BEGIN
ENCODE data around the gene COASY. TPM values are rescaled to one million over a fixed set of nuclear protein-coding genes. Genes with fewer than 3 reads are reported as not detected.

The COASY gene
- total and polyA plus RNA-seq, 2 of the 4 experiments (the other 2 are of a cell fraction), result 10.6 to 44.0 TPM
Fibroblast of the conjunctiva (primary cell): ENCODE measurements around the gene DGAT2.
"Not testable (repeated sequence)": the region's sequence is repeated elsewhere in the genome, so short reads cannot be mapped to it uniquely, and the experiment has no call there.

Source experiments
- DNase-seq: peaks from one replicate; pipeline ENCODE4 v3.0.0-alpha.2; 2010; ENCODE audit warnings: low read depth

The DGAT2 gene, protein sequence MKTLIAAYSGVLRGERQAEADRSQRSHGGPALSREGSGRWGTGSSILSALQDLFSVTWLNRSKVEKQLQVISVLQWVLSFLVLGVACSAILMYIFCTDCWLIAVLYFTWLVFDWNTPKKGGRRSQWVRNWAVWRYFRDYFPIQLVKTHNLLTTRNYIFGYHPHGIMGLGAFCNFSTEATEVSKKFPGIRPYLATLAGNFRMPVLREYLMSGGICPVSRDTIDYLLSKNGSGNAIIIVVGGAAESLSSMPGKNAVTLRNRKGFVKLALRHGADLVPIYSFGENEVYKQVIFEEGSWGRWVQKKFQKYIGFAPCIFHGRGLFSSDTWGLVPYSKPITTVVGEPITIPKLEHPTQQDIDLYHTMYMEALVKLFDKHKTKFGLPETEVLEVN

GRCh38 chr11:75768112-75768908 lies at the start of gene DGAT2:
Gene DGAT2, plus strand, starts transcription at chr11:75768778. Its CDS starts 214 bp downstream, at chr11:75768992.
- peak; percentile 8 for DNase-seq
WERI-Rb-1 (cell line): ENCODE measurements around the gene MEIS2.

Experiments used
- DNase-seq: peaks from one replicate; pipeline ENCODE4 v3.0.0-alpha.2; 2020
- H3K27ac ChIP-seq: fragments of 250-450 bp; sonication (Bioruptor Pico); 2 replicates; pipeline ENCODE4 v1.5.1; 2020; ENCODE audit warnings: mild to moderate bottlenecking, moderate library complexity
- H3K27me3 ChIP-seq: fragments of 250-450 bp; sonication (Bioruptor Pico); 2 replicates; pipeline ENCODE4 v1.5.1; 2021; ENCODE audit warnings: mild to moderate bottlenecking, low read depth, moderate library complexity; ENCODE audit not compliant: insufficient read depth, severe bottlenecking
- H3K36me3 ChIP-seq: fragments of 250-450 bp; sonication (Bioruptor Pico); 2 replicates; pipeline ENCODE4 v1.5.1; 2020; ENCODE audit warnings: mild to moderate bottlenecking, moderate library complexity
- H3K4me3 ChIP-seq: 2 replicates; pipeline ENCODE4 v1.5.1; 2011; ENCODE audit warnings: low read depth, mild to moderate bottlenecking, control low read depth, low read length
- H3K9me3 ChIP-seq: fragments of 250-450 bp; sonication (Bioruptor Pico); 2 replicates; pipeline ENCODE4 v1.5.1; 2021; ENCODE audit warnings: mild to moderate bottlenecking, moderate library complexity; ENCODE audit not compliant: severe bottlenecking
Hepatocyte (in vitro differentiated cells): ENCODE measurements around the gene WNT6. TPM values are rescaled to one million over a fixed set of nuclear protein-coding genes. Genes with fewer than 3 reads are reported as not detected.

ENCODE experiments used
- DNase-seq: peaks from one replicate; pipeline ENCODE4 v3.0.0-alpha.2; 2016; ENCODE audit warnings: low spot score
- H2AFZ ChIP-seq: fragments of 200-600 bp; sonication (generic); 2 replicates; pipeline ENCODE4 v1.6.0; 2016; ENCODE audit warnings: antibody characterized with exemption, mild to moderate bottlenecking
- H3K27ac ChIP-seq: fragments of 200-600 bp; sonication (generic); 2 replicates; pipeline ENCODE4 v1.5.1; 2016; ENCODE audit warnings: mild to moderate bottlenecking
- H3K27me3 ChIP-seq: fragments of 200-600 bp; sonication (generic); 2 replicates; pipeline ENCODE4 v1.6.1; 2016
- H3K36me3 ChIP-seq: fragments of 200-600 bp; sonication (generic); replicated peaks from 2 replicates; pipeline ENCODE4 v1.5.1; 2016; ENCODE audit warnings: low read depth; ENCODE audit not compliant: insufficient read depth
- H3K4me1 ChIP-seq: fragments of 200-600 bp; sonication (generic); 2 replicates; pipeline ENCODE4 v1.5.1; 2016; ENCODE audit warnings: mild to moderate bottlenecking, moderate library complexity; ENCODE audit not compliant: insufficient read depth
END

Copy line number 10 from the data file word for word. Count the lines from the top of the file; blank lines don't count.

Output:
Gene DGAT2, plus strand, starts transcription at chr11:75768778. Its CDS starts 214 bp downstream, at chr11:75768992.